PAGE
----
Three impact areas for a better South Florida: Civic engagement, smart cities, and digital transformation

This is the second of three articles in a series about Public Interest Technology by Code For South Florida Co-Director Livio A. Zanardo. The first is highlighting the departure of the organization’s Director Gregory Johnson for a data governance venture (read it here), the second posits a theory of change for a stronger South Florida through Community Driven Public Interest Technology, and the third explores the opportunity of a civically engaged technology workforce for South Florida.
With the Technology boom taking place in South Florida, the region has never been more enthusiastic over the local industry. High growth startups, powerhouse founders, and bullish venture capitalists are flooding the market rushing for digital gold, bringing with them talent networks, institutional capital, and the promise of massive digital transformation. 
In this pivotal moment, it is no surprise that prominent figures like Shu Nyatta of Softbank are comparing the future Miami not with its big American counterparts like New York or San Francisco, but with international mega cities like Dubai or Singapore. Though they all share a skyline view with bustling skyscrapers surrounded by water with outlandish yachts surfing the waters on the canvas of a booming economy, it’s going to take a lot more than market-driven initiatives to build the mega city of the future on our concrete swamp.
What South Florida needs to raise the floor for all South Florida citizens – not just the players in the technology space – is an ecosystem of Public Interest Technology dedicated to solutions that improve delivery of public services, enhance access to public domain data and services, and create and support new avenues of civic engagement among private citizens and social institutions like government and nonprofits.
Code For South Florida has been leading Public Interest Technology in the region. The organization’s various initiatives launched in 2021 came with multiple breakthroughs for community-driven approaches to address civic issues through technology. The organization’s work brought $1.5 million dollars to Florida taxpayers through, launched the first searchable database for police complaints in Miami as, and piloting the City’s first Air Quality Sensor fleet under In order to scale the efforts of Public Interest Technology in the region, the organization has developed a three-pronged framework for Community-Driven Public Interest Technology.
The first prong of the framework is Civic Engagement. Designers, Engineers, and Ambassadors must engage with local communities to bring their industry experience and professional skills to discover, develop, and report on issues for public concern. We call these Technologists working in the name of public interest “Civic Hackers” or “Civic Technologists.”  By training the abundant technology talent  in South Florida in Civic Hacking and fostering opportunities for community engagement,  the ecosystem will discover solutions at the intersection of government, private sector, and non-profit organizations that conventional market-driven approaches championed by conventional startup methodologies cannot. 
The second prong is Smart Cities. Local governments and Civic Hackers must work together to develop a public open data layer that will enable continuous discovery, research, and development of solutions for the public interest. Entrepreneurs and researchers can also engage with this data layer for their individual uses, enabling a new avenue for autonomous discovery to local or regional challenges across different industries and impact areas. While integrated technology solutions in the public sphere are a slower process, Civic Hackers working autonomously can build bridges to new impact opportunities or validate existing use cases of public data.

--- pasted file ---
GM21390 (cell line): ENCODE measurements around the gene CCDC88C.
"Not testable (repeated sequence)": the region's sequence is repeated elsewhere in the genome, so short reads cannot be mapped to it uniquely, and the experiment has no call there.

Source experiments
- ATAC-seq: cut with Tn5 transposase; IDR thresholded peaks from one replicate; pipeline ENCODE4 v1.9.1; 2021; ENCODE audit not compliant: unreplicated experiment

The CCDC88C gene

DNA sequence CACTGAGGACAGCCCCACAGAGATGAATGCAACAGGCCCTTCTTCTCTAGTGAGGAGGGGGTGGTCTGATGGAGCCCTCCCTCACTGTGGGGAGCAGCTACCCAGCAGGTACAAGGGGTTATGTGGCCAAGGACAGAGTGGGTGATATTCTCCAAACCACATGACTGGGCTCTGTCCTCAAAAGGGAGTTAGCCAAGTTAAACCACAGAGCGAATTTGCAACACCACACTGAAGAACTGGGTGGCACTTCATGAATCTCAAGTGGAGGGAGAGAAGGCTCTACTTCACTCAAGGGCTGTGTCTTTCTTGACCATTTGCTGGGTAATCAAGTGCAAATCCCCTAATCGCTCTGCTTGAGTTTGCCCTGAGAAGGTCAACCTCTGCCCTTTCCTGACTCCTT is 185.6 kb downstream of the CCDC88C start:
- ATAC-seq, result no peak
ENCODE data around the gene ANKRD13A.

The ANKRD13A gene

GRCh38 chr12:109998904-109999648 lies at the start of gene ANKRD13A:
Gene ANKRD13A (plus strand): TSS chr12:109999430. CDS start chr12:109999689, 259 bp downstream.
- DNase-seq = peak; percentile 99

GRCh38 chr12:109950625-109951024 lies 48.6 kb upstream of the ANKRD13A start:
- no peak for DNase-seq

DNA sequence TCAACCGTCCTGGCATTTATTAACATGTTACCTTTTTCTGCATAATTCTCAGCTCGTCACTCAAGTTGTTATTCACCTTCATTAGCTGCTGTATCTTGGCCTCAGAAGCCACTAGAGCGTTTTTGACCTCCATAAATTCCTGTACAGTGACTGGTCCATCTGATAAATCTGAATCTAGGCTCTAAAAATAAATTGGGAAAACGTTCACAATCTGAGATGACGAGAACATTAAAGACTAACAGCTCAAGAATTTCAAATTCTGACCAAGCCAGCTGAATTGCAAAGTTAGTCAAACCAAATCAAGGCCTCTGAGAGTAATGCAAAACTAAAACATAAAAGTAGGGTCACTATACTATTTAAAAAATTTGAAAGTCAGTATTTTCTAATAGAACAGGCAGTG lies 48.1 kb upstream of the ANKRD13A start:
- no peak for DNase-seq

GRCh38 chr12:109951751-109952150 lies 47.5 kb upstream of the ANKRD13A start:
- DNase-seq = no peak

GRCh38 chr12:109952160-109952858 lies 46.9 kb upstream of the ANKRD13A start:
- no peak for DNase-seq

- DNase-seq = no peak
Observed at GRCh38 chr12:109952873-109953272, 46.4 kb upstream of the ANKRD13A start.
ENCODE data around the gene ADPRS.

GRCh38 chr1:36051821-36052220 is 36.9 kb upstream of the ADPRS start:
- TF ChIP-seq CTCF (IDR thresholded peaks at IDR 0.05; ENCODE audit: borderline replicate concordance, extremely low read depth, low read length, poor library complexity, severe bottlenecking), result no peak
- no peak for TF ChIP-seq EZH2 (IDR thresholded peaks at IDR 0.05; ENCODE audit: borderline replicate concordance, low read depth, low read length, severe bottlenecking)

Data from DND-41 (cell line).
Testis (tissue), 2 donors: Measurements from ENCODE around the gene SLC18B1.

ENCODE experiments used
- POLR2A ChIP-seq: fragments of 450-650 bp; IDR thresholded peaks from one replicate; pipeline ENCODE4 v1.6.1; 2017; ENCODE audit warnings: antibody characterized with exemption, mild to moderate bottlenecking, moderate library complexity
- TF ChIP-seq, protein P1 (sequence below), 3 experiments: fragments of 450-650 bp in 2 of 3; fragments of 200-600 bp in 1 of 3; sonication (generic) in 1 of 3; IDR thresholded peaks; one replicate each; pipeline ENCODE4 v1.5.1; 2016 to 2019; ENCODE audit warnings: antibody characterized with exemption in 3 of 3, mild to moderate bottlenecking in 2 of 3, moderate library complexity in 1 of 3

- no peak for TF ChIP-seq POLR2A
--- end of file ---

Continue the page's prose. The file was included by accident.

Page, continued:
The third prong is Digital Transformation. While Civic Hackers must design and develop solutions that connect with or advance Smart Cities through open data layers, we need institutions dedicated to supporting the continuous and sustainable transformation of our cities and our governments for public benefit. These institutions and their means of supporting Digital Transformation can include but are not limited to expanding funding for technology projects focused on social impact, establishing working groups and collaboratives of Civic Hackers and related agencies for localized impact, and expanding advocacy through digital storytelling and journalism on Public Interest Technology in the region.
Through Civic Engagement of Technologists for Smart City solutions, we can ensure a sustainable and inclusive Digital Transformation of South Florida. Market-driven economies have created unprecedented value through their focus on reducing costs and maximizing profits on human capital, but the future cannot be written or sustained in term sheets alone. The future will be defined on how we raise the floor for the most common denominator of every civilization – the quality of life of the common citizen. Community Driven Public Interest Technology offers an alternative to value creation where high growth free market solutions often fail. 
For technologists, civic leaders, and social entrepreneurs who wish to expand Public Interest Technology in the region, Code For South Florida is  exploring workforce development opportunities to create a civically engaged workforce of Designers, Engineers, and Ambassadors who will champion this three-pronged framework for Community Driven Public Interest Technology and create a new standard for technology across all of South Florida’s services and sectors, far beyond the reach of market-driven paradigms.

Livio Zanardo